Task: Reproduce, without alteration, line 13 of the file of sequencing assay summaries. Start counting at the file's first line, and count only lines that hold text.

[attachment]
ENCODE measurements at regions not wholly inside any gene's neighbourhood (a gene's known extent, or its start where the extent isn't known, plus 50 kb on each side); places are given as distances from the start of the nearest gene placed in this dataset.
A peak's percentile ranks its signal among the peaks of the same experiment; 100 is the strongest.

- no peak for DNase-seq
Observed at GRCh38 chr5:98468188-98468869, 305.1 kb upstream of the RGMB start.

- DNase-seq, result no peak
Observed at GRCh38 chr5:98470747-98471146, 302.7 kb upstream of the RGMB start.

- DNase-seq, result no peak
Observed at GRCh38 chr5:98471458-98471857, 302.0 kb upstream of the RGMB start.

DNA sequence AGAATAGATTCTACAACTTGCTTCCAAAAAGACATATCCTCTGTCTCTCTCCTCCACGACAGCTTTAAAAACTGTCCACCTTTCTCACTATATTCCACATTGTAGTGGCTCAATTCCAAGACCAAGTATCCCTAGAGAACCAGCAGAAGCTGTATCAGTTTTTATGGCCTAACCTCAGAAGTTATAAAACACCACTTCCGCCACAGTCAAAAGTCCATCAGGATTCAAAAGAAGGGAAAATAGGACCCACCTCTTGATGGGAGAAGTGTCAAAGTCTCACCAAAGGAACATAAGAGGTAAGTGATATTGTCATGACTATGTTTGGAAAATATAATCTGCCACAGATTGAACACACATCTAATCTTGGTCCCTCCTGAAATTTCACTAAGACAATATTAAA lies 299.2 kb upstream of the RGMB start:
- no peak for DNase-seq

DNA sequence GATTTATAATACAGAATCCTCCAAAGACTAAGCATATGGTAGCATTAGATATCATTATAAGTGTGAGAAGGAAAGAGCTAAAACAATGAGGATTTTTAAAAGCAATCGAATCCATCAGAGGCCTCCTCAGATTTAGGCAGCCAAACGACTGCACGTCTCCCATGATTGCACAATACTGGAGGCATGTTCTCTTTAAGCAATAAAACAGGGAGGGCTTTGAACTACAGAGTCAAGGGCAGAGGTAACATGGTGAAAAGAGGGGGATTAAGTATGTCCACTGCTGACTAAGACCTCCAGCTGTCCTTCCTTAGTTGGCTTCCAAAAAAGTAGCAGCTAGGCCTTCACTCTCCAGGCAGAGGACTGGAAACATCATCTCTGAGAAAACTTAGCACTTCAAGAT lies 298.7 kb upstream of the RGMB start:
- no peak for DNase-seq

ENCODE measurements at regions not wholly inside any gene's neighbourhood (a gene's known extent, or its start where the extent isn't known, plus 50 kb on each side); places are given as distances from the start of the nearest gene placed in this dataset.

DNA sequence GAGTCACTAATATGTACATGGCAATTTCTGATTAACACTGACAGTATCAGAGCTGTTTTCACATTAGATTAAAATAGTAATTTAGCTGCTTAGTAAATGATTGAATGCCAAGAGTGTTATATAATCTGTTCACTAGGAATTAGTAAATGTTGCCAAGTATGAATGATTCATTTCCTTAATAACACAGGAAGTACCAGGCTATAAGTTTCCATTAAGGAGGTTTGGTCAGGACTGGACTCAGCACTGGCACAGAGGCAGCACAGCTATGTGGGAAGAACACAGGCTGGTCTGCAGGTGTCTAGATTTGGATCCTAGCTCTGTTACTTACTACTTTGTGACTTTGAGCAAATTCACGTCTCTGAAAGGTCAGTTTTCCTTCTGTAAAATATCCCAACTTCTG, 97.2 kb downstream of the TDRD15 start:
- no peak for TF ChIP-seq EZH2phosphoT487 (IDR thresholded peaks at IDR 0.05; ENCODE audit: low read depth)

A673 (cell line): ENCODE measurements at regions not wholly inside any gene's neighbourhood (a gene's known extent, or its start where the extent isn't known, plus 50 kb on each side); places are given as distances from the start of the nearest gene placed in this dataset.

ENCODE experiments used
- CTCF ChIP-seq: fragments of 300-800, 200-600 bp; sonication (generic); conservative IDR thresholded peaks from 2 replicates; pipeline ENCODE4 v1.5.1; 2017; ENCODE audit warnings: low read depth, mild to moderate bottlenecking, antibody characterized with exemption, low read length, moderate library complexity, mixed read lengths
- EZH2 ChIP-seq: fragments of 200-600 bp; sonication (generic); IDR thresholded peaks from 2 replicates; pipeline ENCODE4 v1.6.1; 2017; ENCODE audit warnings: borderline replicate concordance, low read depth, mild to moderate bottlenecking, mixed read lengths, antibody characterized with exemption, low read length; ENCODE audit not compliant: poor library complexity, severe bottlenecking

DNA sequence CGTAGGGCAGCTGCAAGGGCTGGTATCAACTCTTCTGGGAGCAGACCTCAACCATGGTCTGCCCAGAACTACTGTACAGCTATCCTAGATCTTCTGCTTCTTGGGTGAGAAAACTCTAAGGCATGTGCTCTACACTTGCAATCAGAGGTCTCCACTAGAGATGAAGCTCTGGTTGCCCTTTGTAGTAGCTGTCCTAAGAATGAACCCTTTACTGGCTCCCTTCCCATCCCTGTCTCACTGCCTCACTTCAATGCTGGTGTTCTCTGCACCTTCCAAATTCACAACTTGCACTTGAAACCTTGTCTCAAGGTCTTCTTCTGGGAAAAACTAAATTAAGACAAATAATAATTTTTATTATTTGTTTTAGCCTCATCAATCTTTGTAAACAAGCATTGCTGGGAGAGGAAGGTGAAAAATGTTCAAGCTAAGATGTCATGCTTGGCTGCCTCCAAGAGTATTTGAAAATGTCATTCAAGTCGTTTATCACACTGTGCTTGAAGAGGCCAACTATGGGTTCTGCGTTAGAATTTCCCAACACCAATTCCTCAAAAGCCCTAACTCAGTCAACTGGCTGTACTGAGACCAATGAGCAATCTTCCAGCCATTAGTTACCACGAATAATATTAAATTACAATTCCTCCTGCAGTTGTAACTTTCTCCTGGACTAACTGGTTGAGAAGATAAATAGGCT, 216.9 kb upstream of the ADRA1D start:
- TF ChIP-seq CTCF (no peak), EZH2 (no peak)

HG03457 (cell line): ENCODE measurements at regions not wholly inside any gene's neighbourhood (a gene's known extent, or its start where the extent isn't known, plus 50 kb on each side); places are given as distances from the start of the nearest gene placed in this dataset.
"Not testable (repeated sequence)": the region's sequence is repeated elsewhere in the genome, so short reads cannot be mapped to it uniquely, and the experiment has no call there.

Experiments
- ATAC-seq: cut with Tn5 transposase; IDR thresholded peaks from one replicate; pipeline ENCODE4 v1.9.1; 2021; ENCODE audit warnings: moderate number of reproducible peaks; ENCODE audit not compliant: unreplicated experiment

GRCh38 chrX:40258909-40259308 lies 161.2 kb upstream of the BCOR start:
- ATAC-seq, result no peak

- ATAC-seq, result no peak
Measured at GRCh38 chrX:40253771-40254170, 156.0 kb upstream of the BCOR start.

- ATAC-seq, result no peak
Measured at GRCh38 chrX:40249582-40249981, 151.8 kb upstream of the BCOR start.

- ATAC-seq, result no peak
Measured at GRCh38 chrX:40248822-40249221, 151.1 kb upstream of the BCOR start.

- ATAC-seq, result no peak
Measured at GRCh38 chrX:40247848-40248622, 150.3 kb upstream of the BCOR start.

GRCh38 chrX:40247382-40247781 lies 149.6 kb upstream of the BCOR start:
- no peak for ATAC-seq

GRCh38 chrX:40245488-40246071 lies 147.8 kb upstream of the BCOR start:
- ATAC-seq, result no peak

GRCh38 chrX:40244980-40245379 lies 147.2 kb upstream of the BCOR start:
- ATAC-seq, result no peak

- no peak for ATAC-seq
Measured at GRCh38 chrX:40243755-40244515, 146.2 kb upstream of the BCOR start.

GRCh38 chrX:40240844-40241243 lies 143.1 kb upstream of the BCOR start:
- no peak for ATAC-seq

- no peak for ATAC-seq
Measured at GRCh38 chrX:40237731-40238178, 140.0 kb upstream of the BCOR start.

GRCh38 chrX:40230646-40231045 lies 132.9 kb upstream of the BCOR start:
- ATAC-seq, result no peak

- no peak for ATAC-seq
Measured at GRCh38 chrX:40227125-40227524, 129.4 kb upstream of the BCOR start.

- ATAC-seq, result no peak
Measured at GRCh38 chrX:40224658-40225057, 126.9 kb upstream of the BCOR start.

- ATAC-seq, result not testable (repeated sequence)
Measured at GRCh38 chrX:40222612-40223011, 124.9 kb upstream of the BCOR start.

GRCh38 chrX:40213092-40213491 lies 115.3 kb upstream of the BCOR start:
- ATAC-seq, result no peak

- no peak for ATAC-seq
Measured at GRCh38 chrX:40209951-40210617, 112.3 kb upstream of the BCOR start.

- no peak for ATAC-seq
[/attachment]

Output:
ENCODE measurements at regions not wholly inside any gene's neighbourhood (a gene's known extent, or its start where the extent isn't known, plus 50 kb on each side); places are given as distances from the start of the nearest gene placed in this dataset.